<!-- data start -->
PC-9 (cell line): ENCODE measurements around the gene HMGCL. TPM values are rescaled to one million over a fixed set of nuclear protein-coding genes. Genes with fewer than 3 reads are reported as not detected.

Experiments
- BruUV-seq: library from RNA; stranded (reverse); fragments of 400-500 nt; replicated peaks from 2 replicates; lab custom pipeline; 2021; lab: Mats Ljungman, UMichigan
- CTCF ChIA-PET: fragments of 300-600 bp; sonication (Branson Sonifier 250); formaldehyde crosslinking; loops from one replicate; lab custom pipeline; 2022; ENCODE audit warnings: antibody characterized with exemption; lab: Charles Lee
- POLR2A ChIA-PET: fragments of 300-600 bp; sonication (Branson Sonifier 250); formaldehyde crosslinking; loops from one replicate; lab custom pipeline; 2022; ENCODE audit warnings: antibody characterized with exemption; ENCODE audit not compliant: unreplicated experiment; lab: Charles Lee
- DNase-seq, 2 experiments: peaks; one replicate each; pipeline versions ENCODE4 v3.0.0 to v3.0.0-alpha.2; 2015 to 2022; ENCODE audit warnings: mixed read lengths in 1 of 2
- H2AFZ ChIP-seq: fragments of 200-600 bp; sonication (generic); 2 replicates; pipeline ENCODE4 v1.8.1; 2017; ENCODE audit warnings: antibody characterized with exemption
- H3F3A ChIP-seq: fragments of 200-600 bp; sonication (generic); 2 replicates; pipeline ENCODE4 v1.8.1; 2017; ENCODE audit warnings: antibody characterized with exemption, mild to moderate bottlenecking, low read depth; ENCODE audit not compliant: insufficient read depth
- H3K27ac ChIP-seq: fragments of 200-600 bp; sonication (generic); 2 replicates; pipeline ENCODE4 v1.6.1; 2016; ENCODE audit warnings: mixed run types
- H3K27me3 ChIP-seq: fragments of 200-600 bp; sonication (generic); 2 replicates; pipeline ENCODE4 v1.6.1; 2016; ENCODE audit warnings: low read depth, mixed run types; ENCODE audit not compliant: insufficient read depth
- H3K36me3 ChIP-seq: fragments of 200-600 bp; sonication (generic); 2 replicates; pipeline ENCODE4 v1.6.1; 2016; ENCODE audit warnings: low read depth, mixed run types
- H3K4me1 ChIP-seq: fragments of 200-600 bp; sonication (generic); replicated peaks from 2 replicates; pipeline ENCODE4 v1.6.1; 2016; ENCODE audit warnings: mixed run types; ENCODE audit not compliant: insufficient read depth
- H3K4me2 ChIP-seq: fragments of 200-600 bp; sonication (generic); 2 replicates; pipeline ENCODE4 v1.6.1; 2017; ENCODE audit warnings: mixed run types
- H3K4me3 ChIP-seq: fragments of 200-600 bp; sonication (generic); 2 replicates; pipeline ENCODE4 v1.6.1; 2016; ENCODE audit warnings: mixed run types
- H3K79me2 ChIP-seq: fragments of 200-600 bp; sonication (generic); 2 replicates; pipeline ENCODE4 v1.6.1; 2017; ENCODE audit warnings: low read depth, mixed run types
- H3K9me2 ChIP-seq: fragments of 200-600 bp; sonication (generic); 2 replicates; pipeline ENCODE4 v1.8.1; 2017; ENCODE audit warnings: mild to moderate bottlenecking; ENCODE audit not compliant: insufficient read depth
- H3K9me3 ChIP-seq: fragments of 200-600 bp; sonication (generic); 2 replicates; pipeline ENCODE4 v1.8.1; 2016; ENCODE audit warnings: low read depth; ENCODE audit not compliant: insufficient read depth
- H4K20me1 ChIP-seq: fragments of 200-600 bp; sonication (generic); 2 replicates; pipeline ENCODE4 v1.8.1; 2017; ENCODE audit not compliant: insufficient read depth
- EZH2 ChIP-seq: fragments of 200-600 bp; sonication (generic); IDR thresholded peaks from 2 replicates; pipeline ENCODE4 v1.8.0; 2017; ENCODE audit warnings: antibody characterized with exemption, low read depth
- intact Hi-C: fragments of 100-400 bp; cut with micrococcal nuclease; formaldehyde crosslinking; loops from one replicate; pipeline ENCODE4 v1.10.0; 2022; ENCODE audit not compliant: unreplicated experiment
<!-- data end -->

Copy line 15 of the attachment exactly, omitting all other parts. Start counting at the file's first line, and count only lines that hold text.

- H3K79me2 ChIP-seq: fragments of 200-600 bp; sonication (generic); 2 replicates; pipeline ENCODE4 v1.6.1; 2017; ENCODE audit warnings: low read depth, mixed run types